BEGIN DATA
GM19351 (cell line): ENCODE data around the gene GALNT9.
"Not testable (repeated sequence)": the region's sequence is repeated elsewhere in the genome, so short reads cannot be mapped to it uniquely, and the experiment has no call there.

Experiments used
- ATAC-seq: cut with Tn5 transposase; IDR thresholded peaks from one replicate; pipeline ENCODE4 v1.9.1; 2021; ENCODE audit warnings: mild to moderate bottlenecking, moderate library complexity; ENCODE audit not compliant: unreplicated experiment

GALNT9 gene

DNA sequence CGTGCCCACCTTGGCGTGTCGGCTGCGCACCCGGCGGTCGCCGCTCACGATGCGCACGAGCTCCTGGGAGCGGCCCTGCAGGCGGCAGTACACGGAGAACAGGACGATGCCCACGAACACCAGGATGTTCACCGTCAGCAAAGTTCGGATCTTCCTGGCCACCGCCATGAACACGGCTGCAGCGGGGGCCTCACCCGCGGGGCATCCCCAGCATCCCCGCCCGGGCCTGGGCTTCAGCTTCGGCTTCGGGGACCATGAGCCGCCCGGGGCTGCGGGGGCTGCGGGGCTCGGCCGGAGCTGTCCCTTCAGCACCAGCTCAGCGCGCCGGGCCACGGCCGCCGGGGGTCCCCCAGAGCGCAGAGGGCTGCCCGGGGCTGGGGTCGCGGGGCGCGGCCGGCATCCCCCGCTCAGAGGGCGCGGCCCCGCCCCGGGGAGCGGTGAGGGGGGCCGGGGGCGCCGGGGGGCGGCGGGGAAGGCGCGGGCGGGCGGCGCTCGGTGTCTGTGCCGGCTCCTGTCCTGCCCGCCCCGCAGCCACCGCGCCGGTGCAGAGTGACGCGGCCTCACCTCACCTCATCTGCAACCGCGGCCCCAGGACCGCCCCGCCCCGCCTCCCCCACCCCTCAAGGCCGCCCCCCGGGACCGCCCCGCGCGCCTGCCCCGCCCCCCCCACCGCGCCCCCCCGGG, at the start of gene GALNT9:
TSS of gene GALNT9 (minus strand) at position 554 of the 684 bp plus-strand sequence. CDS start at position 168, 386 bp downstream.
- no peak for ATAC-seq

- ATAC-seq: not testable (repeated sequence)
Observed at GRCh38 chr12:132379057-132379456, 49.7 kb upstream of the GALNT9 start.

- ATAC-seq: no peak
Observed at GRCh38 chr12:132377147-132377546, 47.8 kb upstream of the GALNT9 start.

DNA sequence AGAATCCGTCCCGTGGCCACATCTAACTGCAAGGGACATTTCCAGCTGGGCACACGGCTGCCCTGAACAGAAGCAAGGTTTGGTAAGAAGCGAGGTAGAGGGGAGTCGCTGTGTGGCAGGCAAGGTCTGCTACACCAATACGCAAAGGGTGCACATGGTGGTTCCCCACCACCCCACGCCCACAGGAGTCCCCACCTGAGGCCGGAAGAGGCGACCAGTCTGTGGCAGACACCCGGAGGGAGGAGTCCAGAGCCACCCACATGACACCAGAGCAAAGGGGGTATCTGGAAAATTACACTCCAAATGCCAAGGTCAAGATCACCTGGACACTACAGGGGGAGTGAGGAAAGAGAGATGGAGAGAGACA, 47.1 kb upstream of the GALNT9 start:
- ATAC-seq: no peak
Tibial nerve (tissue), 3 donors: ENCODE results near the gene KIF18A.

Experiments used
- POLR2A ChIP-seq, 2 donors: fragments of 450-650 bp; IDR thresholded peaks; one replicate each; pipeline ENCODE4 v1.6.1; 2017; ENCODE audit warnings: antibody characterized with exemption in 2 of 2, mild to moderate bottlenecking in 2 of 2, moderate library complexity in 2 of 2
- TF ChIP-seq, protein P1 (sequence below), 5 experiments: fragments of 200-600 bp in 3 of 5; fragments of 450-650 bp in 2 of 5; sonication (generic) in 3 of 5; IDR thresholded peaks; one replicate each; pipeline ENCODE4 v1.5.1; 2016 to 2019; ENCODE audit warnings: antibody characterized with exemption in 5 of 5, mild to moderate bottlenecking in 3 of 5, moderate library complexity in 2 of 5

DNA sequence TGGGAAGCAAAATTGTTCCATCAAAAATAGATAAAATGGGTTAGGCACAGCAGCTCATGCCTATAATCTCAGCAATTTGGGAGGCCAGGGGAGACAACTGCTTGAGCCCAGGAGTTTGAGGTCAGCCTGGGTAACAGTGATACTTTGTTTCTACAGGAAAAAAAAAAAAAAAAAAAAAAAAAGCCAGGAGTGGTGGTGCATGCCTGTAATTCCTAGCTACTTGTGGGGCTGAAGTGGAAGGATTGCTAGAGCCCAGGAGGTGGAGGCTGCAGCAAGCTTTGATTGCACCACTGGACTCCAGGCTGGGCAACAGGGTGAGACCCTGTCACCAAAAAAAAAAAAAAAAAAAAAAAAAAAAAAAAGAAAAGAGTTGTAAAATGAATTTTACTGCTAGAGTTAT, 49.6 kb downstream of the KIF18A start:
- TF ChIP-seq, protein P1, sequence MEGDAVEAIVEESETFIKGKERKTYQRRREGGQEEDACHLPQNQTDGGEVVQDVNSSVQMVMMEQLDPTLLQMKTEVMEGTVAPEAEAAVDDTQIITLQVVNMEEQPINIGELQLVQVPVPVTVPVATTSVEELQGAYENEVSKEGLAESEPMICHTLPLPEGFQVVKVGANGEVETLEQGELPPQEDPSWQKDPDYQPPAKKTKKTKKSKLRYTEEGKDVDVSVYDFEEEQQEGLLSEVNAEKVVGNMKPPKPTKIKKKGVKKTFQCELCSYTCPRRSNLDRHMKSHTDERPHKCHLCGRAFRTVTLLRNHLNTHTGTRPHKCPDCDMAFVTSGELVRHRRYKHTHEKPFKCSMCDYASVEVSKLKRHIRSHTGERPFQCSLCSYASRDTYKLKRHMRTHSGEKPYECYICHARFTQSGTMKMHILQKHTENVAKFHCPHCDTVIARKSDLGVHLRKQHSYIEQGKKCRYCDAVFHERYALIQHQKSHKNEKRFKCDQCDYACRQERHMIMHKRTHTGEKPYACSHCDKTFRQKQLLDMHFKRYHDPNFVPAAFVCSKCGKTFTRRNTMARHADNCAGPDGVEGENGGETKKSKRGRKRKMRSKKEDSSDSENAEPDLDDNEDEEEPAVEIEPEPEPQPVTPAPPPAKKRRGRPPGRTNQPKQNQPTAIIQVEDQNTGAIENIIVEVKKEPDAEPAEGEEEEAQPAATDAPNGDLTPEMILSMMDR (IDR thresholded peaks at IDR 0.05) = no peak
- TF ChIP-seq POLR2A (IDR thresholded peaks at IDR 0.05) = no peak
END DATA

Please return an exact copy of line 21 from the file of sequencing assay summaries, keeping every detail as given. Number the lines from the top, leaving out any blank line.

- TF ChIP-seq POLR2A (IDR thresholded peaks at IDR 0.05) = no peak